With groundbreaking of 'MidTown Square,' Beaufort's form-based code efforts get a push

Builder Allen Patterson of Allen Patterson Residential talks about MidTown Square and the plans to the right.

Construction to place 16 single-family homes and six live-work units in Beaufort's MidTown Square is getting underway soon.

Construction on the MidTown Square was the first plan approved under the county's new form-based code. That worries some preservationists, according to a report in The Island Packet, who are concerned that because a greater emphasis is placed not on what the new buildings will be used for but rather what they look like, and that it will allow developers to "bypass city review boards."

The homes are designed to be close together on smaller lots with starting prices in the $260,000 range.

Check out the Packet's coverage here. WSAV was on site for groundbreaking and has a video report that you can watch here.

The city has also issued a press release on the news; you can read that below and learn loads more on the development's website.

Beaufort, developers cut ribbon on MidTown Square residential project in center of downtown

MidTown Square, a new housing development on a block and a half of long-neglected land in Beaufort’s Northwest Quadrant, celebrated its ribbon-cutting Thursday to the applause of city leaders, neighbors, real estate agents, and developers.

The two-plus acres is slated for up to 16 homes and six “live-work units” developed by Steven Tully and John Trask III. Beaufort city leaders already have in place plans for $1.3 million in streetscape improvements in the area of Bladen, Prince, Duke, and Adventure streets. The improvements are being paid for through two federal Community Development Block Grants.

Jon Verity, chairman of the Beaufort Redevelopment Commission, hailed the project as an example of public-private partnerships that are the goal of the Redevelopment Commission.

“The MidTown Square project will make a huge difference in the look, feel, and texture of a big part of interior Beaufort,” Verity said.

“This type of infill is what we are seeking as we move Beaufort into its fourth century – encouraging the filling in of open and vacant spaces in the City to create new homes and new jobs. It’s happening because private investors are responding to the investment made by the City to improve Beaufort,” he said.

The project is the first approved under the city's new Bladen Street Redevelopment District zoning code -- a form-based code that emphasizes how a structure fits into a neighborhood rather than how it will be used. The form-based code work, led by the Redevelopment Commission and the City’s Office of Civic Investment, is being done in conjunction with Port Royal and Beaufort County.

Three MidTown Square homes already are under construction. Custom homes in Midtown Square will start around $260,000 and pre-designed homes will cost less, said builder Allen Patterson. By design, homes will be built close to the road with parking in the rear to encourage interaction with neighbors walking past.

Beaufort's entire Office of Civic Investment along with its Planning and Public Works departments came together to keep this project moving forward, Tully said. “The level of communication and cooperation, and the desire by the City to help make things happen in this area, really impressed us,” he said.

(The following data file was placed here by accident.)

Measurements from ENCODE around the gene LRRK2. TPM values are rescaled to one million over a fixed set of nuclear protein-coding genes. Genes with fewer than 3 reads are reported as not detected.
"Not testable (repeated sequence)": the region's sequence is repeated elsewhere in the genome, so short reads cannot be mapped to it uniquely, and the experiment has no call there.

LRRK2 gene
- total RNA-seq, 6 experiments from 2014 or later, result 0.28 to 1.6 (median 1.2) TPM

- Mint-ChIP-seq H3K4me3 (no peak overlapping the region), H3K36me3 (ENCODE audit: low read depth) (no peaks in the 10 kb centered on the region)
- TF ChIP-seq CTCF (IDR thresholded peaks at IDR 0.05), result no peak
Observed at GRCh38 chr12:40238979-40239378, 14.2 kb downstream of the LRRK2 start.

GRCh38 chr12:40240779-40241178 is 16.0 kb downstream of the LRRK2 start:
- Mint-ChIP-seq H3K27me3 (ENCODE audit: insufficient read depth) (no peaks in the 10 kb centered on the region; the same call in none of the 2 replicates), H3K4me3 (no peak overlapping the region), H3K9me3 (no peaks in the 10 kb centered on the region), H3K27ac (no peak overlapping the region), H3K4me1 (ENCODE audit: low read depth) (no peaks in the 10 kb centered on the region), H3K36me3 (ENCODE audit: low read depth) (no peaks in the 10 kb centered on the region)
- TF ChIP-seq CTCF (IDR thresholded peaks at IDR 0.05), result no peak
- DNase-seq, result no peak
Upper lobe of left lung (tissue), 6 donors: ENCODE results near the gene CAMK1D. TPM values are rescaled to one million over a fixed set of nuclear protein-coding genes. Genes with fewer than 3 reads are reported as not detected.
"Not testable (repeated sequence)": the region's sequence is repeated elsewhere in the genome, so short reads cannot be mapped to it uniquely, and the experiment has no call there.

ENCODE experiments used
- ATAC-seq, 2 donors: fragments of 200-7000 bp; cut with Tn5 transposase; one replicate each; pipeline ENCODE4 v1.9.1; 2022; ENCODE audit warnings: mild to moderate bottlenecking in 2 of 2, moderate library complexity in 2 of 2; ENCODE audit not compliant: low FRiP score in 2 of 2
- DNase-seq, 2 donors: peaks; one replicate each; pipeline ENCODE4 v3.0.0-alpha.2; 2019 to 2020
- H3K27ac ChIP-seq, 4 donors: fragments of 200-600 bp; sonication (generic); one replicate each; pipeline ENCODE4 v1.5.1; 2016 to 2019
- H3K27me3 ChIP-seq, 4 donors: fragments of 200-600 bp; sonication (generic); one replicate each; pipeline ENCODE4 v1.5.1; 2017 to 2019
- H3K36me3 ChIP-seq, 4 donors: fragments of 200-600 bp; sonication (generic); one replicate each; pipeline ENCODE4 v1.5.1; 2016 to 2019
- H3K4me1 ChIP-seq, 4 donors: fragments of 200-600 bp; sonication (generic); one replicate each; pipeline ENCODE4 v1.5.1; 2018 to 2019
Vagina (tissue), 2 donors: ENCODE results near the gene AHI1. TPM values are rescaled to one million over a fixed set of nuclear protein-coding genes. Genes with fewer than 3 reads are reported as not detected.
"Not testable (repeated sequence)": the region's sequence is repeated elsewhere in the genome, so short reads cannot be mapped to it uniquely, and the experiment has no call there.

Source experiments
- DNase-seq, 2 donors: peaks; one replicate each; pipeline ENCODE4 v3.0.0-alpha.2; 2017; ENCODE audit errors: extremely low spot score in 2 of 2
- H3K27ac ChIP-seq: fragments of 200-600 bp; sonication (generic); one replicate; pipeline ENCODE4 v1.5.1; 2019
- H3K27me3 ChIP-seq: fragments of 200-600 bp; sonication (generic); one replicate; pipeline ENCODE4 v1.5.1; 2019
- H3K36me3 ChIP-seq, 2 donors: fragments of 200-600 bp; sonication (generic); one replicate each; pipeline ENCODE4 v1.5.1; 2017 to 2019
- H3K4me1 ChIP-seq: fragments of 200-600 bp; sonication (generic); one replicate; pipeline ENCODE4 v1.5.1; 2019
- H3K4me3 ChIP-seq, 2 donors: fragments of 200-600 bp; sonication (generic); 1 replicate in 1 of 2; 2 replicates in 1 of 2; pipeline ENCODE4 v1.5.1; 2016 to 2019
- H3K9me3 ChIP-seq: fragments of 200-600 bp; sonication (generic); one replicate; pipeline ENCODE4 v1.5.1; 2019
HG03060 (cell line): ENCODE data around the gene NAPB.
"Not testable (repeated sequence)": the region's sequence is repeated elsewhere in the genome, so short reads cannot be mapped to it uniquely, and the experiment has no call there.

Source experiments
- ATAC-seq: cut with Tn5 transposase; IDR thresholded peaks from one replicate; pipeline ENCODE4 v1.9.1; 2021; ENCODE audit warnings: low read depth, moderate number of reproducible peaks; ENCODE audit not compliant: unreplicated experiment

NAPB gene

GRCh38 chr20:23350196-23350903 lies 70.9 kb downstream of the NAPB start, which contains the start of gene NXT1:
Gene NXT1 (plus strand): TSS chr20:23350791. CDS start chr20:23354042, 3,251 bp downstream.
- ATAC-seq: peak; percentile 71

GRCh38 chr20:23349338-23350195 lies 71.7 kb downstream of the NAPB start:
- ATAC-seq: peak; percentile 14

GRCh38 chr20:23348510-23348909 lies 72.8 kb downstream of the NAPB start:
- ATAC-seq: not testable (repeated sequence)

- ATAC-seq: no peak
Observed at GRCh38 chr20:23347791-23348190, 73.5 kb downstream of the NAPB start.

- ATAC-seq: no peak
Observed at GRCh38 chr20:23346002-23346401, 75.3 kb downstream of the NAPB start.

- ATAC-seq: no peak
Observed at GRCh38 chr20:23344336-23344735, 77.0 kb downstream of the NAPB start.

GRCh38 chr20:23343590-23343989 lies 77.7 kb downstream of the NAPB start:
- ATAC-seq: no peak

The property is a few blocks from Beaufort Elementary, a few blocks to the city’s core commercial district, a few blocks to USC-B, and a few blocks to the City and County government offices.

“We have been talking about public-private partnerships and we have been working to create a more walkable, liveable, and financially sustainable Beaufort where residents can enjoy all that Beaufort offers. This project is exactly what we are talking about,” Beaufort Mayor Billy Keyserling said. 

“In the past, the City has used funds to improve streetscapes, drainage, and sidewalks and then adjacent property owners put signs on their properties asking higher prices because of the public investment. This time, the public investment is being used by land owners as a way to improve their property rather than seeking a windfall. It is a win-win for all and sets a precedent for the future,” Keyserling said. 

The ribbon-cutting came a year after intense clean-up help by the City of Beaufort and neighborhood associations removed some 400 tons of debris from the area. That work, coupled with “preservation-minded” Keyserling and the efforts of Historic Beaufort Foundation, helped editors of This Old House magazine name Beaufort’s Northwest Quadrant one of the nation’s 51 ‘Best Old House Neighborhoods’ in 2010. 

The area, once a thriving black middle-class neighborhood just blocks off the Beaufort River, fell into disrepair in the 1970s. It became one of Beaufort’s blighted and neglected areas until renovations started in earnest in the mid-1990s.  

“This is a great opportunity to live in one of the prettiest waterfront cities in the South,” the magazine wrote. “The Quadrant’s downtown location puts it within walking distance of restaurants and shops.”

Tully agreed that the property’s location is key. “Even before we started our marketing, we had reservations for two homes and a contract for a custom home in MidTown Square,” he said. “There’s a great deal of interest in people who want to live in the heart of a small town, where there’s so much to do without getting in a car to drive somewhere.”

Tully and Trask of Community Development Corp. of Beaufort purchased the land in 2006. The property features the 1912 offices of Coastal Contractors and that structure likely will be rehabilitated, Trask said.